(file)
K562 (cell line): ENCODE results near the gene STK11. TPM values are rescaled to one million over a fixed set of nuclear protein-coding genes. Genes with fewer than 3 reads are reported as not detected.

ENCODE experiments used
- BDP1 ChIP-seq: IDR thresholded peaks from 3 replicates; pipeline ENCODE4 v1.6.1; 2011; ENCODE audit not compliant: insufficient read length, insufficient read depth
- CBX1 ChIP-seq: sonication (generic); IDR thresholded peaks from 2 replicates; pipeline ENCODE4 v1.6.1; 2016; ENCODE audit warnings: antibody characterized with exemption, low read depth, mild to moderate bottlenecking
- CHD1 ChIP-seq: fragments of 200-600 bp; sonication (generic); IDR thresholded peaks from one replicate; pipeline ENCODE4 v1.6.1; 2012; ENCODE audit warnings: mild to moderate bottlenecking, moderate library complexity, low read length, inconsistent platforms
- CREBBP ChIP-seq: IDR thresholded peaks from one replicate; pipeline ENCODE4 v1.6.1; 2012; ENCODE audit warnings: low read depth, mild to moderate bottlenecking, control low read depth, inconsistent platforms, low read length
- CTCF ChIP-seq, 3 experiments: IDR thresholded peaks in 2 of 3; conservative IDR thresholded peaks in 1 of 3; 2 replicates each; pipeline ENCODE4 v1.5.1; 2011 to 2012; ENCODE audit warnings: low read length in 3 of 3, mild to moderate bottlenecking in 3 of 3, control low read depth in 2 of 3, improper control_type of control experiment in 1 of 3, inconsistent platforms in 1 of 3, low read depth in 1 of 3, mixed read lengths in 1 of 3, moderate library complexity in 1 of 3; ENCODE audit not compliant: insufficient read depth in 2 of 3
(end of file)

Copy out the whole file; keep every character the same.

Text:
K562 (cell line): ENCODE results near the gene STK11. TPM values are rescaled to one million over a fixed set of nuclear protein-coding genes. Genes with fewer than 3 reads are reported as not detected.

ENCODE experiments used
- BDP1 ChIP-seq: IDR thresholded peaks from 3 replicates; pipeline ENCODE4 v1.6.1; 2011; ENCODE audit not compliant: insufficient read length, insufficient read depth
- CBX1 ChIP-seq: sonication (generic); IDR thresholded peaks from 2 replicates; pipeline ENCODE4 v1.6.1; 2016; ENCODE audit warnings: antibody characterized with exemption, low read depth, mild to moderate bottlenecking
- CHD1 ChIP-seq: fragments of 200-600 bp; sonication (generic); IDR thresholded peaks from one replicate; pipeline ENCODE4 v1.6.1; 2012; ENCODE audit warnings: mild to moderate bottlenecking, moderate library complexity, low read length, inconsistent platforms
- CREBBP ChIP-seq: IDR thresholded peaks from one replicate; pipeline ENCODE4 v1.6.1; 2012; ENCODE audit warnings: low read depth, mild to moderate bottlenecking, control low read depth, inconsistent platforms, low read length
- CTCF ChIP-seq, 3 experiments: IDR thresholded peaks in 2 of 3; conservative IDR thresholded peaks in 1 of 3; 2 replicates each; pipeline ENCODE4 v1.5.1; 2011 to 2012; ENCODE audit warnings: low read length in 3 of 3, mild to moderate bottlenecking in 3 of 3, control low read depth in 2 of 3, improper control_type of control experiment in 1 of 3, inconsistent platforms in 1 of 3, low read depth in 1 of 3, mixed read lengths in 1 of 3, moderate library complexity in 1 of 3; ENCODE audit not compliant: insufficient read depth in 2 of 3